> >bacterium inside a meteorite would be immensely exciting and important"
> >(12). Just after the publishing of this book in 1995, Goldin and McKay of
> >NASA and Stanford University announced their findings on rock ALH from
> >Mars! Debate today is on possible contamination continues.
> >
> >When one reads this book of Davies and compare it to others written on
> >extraterrestrial life, I think that which make this book so much
> interesting is
> >that it justify Seti from a new scientific paradigm and that is chaos/com-
> >plexity theory. This appears in almost all chapters of this book. Coherent
> >with this, he philosophically criticizes classical-causal determinsim which
> >led to a mechanist paradigm in science. Here the reader must not deduce
> >that Davies rejects the pinciple of causality in science--far from it. What
> >he states is that the causal principle (which --in my view--is the basic
> >mechanism of natural selection) is incomplete. It is to be completed by the
> >principles of spontaneous self-organization. This rather supports a progres-
> >sive self-organizing universe (not a dying one) celebrated in the works of
> >the Nobel Prize winner Ilya Prirogine and Ernst Janisch. This makes it
> >understandable why Davies has a much more optimistic approach to Seti
> >than eg Dawkins and Gould.
> >
> >One can discern this line of his thinking in the chapter Extraterrestrial mi-
> >crobes. He discusses three philosophical positions concerning the origin of
> >life. 1) miracles. He explains why he rejects this 2) improbable accident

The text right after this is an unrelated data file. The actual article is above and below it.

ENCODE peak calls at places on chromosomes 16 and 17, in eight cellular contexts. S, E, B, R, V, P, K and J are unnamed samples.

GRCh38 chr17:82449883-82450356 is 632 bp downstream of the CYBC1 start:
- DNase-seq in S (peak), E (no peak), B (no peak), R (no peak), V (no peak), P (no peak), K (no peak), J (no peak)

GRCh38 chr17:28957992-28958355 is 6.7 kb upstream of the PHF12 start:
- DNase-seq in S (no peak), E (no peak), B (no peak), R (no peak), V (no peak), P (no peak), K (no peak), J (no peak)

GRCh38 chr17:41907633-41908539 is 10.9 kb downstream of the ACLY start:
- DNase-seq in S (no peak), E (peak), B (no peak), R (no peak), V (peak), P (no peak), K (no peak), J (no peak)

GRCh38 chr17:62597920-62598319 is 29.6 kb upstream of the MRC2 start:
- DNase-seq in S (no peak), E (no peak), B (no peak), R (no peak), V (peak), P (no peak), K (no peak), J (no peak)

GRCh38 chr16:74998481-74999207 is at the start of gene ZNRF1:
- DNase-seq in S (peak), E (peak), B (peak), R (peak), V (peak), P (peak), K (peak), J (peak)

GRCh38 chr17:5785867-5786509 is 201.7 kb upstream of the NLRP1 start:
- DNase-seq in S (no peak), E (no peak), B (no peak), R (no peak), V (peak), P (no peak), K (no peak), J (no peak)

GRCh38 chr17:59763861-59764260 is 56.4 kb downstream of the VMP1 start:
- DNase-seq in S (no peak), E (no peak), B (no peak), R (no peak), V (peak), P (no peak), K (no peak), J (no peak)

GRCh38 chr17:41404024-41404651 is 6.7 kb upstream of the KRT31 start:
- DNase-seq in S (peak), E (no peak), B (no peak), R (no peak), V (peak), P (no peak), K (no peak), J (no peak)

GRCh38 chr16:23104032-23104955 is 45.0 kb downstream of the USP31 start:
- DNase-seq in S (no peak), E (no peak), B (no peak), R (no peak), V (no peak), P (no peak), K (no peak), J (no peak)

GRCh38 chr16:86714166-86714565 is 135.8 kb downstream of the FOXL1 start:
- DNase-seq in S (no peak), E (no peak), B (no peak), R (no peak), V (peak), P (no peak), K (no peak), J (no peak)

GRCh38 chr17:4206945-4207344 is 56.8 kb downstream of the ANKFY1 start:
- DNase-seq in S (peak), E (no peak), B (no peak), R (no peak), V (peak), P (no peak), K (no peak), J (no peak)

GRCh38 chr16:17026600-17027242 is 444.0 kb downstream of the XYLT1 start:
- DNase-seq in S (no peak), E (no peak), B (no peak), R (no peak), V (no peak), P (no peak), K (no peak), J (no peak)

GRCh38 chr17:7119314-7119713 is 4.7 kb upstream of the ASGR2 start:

> >which he also rejects. 3) inevitable outcome of the working of laws of
> >physics and chemistry which he supports in conjunction with chaos/com-
> >plexity theory This (the laws) is what most Seti scientists support and
> >this in turn depends on three philosophical pillars: a) Principle of the
> >uniformity of nature: Laws thoughout the universe are the same; b)
> >Principle of plenitude: that which is possible in nature tends to become
> >realized (this has already been invoked by Lucretius in his argument for
> >other inhabited worlds !); c) The Copernican principle of mediocrity: The
> >Earth is not special in position or status in the universe; it rather is a
> >typical planet aroused a typical sun in a typical galaxy.
> >
> >If life was to be the outcome of a complete random accident of infinites-
> >imal probabilities as 1) maintains, then it is almost certain that there is
> >no other life within our horizon. As opposed to this, Davies then joins in
> >with Carl Sagan and Stuart Kaufmann: Sagan which defends the thesis
> >of the abundance of life in the universe (24ff) ; Kaufmann which works
> >out the thesis of self-organization which Davies then argues will